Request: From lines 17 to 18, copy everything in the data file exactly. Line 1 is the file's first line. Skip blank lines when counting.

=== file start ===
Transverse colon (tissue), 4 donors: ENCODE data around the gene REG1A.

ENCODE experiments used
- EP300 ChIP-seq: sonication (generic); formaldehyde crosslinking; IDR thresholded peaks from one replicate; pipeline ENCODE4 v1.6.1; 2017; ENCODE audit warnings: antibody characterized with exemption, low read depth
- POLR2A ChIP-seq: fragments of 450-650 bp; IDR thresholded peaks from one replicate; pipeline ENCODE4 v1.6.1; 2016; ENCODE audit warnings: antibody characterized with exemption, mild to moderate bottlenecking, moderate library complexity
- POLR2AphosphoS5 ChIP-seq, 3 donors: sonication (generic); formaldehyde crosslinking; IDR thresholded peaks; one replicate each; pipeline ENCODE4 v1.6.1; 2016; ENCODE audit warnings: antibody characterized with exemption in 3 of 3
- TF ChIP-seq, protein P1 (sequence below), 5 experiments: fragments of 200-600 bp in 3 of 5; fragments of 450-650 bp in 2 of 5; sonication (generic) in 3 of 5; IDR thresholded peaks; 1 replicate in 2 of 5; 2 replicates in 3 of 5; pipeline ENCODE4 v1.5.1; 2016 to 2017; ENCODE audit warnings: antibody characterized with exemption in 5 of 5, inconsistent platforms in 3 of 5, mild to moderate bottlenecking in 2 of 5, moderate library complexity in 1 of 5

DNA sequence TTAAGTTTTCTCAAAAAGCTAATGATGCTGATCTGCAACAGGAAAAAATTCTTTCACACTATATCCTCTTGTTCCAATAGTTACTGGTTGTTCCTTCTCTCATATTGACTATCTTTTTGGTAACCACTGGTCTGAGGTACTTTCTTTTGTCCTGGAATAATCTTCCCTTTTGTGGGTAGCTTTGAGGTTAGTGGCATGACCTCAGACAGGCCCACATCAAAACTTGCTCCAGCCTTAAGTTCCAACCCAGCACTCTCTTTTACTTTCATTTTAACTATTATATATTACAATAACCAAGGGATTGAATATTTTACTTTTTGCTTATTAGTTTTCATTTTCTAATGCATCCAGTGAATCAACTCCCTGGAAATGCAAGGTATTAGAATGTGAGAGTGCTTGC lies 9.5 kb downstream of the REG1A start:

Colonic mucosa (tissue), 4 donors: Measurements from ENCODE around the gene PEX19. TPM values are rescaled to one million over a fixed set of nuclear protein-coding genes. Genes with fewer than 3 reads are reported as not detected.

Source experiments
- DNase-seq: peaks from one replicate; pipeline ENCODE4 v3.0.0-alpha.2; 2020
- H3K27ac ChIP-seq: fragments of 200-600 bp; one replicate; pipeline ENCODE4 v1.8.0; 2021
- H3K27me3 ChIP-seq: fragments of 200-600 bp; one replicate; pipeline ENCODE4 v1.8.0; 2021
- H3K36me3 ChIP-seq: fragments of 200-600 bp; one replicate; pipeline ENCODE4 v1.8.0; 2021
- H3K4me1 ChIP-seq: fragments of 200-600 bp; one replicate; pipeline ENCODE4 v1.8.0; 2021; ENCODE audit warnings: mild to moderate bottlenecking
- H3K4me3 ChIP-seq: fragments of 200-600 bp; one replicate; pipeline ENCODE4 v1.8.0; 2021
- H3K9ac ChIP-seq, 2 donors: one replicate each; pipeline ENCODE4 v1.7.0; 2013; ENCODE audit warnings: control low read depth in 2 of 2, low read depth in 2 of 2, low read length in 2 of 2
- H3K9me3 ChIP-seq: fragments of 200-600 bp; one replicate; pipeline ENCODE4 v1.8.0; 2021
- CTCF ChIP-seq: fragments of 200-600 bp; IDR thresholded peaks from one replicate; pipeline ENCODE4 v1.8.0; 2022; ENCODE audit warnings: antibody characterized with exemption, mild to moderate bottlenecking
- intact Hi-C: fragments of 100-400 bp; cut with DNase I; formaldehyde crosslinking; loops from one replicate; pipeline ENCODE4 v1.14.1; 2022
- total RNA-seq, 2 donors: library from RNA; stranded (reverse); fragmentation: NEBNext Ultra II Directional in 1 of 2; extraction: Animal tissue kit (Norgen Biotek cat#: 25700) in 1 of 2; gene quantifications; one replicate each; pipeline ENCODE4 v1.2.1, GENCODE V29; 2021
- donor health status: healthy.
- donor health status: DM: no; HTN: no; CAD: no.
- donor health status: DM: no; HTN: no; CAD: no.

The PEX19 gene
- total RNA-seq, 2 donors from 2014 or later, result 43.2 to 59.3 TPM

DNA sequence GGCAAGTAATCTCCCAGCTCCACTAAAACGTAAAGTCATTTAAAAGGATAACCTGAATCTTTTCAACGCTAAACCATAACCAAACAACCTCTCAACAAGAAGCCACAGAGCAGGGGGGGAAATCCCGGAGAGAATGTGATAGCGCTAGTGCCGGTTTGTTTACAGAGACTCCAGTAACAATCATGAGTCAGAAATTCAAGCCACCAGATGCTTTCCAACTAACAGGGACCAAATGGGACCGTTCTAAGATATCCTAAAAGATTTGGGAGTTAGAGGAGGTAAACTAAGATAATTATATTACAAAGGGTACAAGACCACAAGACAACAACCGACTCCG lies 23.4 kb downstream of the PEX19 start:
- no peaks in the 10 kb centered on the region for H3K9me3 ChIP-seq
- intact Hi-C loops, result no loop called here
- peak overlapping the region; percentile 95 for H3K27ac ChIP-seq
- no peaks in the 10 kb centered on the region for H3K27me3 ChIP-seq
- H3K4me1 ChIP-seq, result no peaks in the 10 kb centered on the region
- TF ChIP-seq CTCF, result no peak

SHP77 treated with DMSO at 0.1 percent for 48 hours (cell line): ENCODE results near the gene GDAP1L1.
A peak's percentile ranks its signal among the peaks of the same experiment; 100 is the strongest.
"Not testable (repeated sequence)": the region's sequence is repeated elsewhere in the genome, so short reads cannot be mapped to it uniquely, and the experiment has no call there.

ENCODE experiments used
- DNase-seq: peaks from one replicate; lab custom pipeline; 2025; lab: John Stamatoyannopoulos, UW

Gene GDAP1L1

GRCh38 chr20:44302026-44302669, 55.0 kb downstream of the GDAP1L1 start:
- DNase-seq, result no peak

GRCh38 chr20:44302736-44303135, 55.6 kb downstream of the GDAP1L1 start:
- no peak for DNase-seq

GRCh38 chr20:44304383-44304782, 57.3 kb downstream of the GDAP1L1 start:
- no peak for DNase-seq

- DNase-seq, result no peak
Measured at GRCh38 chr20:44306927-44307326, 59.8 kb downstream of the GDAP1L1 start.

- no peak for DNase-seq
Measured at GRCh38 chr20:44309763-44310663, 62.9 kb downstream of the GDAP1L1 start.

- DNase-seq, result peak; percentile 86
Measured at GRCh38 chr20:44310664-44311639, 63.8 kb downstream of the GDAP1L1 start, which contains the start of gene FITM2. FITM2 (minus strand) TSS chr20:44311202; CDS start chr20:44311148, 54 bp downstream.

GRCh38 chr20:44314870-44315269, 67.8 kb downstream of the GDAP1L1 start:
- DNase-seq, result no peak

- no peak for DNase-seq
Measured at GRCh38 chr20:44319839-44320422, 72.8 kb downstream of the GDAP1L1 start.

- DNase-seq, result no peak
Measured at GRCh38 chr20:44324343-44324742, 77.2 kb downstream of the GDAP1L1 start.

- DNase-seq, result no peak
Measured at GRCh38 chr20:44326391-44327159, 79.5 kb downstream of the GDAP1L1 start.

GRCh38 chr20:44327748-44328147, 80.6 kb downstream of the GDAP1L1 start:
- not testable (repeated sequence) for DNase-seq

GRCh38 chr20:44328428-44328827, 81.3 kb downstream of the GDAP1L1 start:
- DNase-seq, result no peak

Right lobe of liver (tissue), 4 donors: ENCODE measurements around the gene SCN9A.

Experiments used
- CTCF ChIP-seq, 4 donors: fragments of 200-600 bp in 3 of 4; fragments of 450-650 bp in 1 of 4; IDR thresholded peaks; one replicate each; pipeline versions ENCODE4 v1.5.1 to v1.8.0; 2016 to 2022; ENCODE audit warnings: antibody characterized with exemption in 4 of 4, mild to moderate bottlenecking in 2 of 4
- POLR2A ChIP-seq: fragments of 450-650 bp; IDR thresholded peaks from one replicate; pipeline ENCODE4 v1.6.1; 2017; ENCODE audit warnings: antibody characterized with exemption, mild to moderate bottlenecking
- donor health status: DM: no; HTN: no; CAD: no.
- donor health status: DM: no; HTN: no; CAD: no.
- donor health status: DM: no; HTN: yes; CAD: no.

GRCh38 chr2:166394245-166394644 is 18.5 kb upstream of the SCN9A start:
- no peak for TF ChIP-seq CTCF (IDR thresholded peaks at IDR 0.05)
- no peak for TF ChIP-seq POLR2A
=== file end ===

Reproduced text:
- H3K9me3 ChIP-seq: fragments of 200-600 bp; one replicate; pipeline ENCODE4 v1.8.0; 2021
- CTCF ChIP-seq: fragments of 200-600 bp; IDR thresholded peaks from one replicate; pipeline ENCODE4 v1.8.0; 2022; ENCODE audit warnings: antibody characterized with exemption, mild to moderate bottlenecking